Finally, destination weddings and events are usually not covered under travel insurance plans. “Travel insurance won’t cover the costs of the event,” Sanberg notes. “Event coverage is typically handled by different policies.”
What if I’m scheduled to travel abroad for another vacation?
Exercise your best judgment. The State Department has advised U.S. citizens to avoid international travel with a possibility that regional travel restrictions will also be enacted to contain the coronavirus. Do your research first as the situation is evolving daily.
Then, talk to your airline and travel agent. Keep in mind that the U.S. and other countries have enabled quarantine rules for those who have recently traveled to regions impacted by the coronavirus. If you’re returning from a hot zone, you will be quarantined for 14 days. As of March 13, travel from Europe has been banned, give or take extenuating circumstances. Airlines have also reduced its number of flights.
Will my wedding dress be impacted?
It depends. Many designers and boutiques source their fabrics (think, silk and other raw materials) from China. Due to quarantines in some regions, some shops and manufacturers may have been impacted by the pandemic. But, it’s a case-by-case basis, especially since manufacturers and bridal salons are still holding virtual appointments, fulfilling orders and more.
The best possible route is to speak directly with your local retailer or the designer. Each brand and shop will have honest conversations with their current clients, and even potential future clients, especially regarding fulfillment orders, production estimates and scheduling concerns.
Also use this time to study your ideal gown and set a budget. If your vision is very specific, research the boutiques in your area for when social distancing measures are lifted. That way, you can stop by these boutiques with your loved ones after and share the experience of seeing your ideal gown come to life.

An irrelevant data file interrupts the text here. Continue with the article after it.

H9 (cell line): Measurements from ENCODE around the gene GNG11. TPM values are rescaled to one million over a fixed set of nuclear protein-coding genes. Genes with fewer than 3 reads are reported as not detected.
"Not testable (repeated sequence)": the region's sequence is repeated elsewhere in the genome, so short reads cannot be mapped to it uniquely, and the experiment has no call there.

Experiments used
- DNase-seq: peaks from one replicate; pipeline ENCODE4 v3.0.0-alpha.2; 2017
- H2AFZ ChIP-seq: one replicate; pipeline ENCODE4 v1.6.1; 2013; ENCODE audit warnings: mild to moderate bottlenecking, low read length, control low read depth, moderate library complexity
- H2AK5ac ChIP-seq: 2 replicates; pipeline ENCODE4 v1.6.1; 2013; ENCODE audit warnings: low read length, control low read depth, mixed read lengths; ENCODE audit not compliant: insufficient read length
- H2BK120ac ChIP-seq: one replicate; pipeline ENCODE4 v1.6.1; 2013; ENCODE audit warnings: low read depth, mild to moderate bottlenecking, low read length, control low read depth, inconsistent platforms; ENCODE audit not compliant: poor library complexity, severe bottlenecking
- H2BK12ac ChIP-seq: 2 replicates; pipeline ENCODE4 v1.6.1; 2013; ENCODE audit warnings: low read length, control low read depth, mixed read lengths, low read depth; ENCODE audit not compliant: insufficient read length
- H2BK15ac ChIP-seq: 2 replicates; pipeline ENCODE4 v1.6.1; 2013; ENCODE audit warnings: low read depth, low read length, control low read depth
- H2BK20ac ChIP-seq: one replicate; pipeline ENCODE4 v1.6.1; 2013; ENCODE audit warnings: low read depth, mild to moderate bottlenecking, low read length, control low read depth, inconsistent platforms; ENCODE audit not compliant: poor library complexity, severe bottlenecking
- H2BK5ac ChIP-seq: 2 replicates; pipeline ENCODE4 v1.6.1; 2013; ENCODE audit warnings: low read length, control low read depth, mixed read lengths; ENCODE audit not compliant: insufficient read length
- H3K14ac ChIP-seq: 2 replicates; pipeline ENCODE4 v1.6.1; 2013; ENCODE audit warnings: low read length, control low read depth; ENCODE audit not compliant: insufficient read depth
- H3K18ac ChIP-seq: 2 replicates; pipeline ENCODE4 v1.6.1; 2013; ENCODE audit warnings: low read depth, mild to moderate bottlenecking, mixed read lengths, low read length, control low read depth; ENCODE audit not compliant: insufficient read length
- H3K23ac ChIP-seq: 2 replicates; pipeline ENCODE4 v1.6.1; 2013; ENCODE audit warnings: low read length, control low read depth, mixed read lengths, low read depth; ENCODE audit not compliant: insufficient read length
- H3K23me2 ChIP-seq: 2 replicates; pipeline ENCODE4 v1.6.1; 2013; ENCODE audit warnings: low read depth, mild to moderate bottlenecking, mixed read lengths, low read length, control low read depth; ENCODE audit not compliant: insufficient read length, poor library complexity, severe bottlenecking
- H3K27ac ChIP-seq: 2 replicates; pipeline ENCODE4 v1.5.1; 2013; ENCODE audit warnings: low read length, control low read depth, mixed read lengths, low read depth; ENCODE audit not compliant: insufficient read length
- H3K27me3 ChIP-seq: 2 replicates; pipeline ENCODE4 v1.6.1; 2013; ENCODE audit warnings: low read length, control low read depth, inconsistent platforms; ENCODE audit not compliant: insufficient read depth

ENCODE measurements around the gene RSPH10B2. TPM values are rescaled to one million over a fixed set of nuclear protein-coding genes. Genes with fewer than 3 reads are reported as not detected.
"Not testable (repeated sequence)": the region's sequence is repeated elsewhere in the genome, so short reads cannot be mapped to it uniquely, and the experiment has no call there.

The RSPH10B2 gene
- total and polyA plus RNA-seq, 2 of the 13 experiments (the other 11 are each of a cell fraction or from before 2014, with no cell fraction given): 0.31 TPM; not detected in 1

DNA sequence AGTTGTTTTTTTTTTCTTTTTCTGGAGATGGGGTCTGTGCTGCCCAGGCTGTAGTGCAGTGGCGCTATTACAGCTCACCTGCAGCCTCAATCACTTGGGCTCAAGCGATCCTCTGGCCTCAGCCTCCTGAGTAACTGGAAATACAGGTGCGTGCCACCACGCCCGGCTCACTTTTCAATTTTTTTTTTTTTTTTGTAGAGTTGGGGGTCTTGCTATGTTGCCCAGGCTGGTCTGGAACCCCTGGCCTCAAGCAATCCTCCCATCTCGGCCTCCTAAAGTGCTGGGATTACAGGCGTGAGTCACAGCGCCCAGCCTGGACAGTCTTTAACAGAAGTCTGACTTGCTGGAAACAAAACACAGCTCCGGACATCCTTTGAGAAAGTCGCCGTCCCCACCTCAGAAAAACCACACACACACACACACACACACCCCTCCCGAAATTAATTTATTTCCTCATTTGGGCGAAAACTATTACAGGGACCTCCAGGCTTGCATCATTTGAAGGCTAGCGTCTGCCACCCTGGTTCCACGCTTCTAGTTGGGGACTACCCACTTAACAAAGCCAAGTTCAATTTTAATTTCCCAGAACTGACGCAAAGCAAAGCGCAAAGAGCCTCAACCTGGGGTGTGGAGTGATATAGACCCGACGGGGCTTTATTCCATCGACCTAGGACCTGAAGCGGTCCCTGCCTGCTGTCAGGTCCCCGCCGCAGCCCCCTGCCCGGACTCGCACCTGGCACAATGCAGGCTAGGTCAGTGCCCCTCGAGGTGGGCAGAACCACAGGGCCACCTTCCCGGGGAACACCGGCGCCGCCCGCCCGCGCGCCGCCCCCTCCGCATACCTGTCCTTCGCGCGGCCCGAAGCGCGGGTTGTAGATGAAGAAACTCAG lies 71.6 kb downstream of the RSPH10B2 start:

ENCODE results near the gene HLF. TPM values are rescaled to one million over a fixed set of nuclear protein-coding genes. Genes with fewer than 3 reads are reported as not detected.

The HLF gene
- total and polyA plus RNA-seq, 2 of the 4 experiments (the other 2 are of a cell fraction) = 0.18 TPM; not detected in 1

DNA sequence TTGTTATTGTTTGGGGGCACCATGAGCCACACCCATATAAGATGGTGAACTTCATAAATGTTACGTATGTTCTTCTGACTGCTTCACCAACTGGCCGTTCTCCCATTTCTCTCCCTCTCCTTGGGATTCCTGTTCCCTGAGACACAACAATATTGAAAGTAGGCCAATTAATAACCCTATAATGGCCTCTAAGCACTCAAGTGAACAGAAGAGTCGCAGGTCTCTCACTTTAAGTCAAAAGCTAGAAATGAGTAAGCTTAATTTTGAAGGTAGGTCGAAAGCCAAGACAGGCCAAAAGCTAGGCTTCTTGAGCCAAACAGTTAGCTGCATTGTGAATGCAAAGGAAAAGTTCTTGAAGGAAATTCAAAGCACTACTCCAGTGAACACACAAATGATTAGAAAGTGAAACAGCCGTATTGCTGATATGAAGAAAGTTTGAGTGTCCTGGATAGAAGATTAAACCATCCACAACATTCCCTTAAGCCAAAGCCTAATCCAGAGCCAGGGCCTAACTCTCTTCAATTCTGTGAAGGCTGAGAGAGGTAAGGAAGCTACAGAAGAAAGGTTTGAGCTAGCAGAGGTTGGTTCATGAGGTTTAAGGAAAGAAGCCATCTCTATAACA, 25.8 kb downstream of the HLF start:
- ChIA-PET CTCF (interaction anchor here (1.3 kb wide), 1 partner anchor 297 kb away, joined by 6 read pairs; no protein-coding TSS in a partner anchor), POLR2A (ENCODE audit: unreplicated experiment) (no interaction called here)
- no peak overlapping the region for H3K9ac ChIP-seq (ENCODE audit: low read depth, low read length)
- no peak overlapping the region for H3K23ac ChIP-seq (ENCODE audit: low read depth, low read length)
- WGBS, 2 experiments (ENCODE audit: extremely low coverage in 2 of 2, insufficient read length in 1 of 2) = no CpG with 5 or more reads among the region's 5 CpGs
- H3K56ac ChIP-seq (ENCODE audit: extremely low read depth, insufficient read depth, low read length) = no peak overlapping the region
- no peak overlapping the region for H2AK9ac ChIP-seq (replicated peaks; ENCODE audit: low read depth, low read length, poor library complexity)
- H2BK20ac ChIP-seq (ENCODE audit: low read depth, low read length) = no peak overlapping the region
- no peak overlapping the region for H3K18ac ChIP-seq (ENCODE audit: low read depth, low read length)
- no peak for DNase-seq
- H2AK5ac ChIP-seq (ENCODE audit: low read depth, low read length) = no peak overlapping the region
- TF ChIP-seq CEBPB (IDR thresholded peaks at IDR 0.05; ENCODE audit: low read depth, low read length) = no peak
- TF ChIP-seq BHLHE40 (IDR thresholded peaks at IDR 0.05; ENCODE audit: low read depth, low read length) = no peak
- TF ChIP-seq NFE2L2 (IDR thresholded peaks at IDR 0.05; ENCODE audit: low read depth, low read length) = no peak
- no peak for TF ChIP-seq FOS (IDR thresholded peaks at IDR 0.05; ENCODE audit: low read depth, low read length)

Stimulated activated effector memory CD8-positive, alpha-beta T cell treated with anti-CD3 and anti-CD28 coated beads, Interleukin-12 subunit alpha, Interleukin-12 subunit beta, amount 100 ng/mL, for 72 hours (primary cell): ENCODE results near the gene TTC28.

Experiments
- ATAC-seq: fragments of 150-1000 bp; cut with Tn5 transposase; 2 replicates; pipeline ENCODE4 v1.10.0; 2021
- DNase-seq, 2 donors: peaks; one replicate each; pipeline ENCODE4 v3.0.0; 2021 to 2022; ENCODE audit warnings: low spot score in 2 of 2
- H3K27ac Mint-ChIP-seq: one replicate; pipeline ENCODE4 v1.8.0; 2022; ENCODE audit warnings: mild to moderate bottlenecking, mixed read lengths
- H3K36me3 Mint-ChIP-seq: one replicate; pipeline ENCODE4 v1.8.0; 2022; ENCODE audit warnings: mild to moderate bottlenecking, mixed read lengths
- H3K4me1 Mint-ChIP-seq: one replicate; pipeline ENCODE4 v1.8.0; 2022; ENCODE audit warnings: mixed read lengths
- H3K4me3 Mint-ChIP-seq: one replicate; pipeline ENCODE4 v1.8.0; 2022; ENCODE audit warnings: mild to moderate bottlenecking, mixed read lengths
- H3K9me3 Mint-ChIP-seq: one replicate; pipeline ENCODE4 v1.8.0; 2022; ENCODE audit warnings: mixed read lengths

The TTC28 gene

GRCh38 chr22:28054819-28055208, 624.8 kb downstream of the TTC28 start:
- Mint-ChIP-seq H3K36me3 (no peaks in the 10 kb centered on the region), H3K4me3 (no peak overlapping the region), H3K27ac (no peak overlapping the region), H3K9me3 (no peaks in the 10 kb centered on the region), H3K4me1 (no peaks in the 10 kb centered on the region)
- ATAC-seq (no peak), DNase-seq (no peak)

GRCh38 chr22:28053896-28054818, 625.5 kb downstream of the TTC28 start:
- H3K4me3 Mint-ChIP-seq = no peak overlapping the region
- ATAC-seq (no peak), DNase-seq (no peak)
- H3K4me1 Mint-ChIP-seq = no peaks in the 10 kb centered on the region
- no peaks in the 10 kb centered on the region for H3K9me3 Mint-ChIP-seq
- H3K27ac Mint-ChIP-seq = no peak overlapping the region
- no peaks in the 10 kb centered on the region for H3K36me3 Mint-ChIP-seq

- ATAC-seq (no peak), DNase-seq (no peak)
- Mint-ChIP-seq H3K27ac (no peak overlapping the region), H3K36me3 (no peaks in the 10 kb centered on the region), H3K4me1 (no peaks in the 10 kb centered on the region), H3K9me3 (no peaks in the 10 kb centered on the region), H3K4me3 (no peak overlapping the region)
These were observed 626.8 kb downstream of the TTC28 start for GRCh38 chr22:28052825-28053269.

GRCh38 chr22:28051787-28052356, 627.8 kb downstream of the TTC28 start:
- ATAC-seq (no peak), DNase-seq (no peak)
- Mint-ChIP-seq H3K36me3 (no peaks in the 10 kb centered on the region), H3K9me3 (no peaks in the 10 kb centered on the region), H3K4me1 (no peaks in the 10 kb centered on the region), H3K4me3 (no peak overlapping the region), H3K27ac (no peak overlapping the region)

What do I do if there’s a definite delay in my gown’s delivery and I need it very soon?
We recommend looking into possible alternatives. Again, talk to your shop and/or the designer directly. If you’re concerned it won’t work out (or there’s a definite chance it won’t work out), we highly recommend looking into backup options. Talk to your salon about the backup options and possible alternatives they can provide given the circumstances. But it’s not an issue since most salon owners are intent on making everything happen to get gowns in the hands of clients.
Remember: These unusual circumstances will only impact a very small group of brides who are either in the final fitting stages or have dealt with global delays in shipment.
Overall, we understand how this could be a stressful time for you and your partner, or if you’re a wedding guest or a loved one. However, it’s important to prioritize your health and keep a watchful eye on daily alerts.
What about my tux and/or other rentals?
If you didn’t go the route of a bespoke experience or you didn’t purchase your suit or tux, know that rental companies are providing solutions at this time. Most already have a process in place to help you navigate this tricky scenario, especially if you were originally scheduled to have a spring wedding. Talk it out directly with your team and see whether they will have inventory of tuxes and/or bridesmaid dresses for your new scheduled date.
Published March 4, 2020. Updated April 8, 2020.